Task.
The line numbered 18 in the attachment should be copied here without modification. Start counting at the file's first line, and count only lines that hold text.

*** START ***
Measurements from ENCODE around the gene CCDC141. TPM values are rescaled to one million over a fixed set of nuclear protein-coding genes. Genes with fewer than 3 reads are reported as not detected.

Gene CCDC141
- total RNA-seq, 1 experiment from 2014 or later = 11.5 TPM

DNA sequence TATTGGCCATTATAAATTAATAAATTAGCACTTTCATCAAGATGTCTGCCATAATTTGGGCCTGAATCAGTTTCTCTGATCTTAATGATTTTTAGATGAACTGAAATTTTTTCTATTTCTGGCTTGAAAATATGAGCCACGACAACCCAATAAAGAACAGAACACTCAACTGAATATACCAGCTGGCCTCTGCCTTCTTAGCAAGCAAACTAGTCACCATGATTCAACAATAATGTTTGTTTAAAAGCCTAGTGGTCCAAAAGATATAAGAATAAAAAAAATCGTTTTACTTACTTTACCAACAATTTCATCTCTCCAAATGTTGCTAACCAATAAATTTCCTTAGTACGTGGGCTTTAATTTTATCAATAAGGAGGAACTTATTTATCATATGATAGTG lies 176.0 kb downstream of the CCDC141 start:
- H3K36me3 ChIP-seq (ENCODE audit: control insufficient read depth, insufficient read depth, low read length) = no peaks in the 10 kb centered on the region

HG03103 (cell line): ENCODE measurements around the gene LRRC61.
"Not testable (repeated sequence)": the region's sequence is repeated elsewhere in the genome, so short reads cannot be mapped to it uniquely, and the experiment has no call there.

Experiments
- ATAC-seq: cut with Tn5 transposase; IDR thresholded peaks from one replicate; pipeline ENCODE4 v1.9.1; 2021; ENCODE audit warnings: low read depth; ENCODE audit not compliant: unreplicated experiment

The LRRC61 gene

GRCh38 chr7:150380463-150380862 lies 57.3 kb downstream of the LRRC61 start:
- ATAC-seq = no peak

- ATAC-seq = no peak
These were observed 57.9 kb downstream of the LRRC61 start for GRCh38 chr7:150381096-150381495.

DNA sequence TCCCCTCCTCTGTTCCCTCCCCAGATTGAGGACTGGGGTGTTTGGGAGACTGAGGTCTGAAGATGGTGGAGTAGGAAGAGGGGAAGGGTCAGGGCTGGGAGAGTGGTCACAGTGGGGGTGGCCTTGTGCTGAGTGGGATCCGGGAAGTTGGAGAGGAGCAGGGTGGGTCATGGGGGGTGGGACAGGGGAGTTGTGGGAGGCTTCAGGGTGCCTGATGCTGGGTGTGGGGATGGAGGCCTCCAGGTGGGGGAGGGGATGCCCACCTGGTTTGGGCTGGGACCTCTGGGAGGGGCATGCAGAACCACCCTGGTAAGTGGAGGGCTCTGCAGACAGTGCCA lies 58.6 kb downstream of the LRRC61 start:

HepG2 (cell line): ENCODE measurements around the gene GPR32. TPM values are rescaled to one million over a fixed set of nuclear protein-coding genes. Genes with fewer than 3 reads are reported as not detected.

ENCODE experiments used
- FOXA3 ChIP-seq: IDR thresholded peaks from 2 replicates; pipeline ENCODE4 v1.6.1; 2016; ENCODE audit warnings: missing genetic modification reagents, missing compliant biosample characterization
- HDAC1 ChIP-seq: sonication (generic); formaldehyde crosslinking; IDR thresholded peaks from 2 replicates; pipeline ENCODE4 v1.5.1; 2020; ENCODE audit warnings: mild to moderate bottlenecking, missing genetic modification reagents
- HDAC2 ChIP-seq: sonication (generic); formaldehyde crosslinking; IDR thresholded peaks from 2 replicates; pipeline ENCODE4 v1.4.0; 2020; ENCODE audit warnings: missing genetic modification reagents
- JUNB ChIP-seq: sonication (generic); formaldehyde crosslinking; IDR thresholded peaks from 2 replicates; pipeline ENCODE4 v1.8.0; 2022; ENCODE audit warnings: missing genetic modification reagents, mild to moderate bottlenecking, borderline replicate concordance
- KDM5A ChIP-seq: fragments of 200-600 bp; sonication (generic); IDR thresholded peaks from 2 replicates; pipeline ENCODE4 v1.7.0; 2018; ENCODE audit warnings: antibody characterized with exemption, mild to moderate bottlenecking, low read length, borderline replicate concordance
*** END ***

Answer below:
- FOXA3 ChIP-seq: IDR thresholded peaks from 2 replicates; pipeline ENCODE4 v1.6.1; 2016; ENCODE audit warnings: missing genetic modification reagents, missing compliant biosample characterization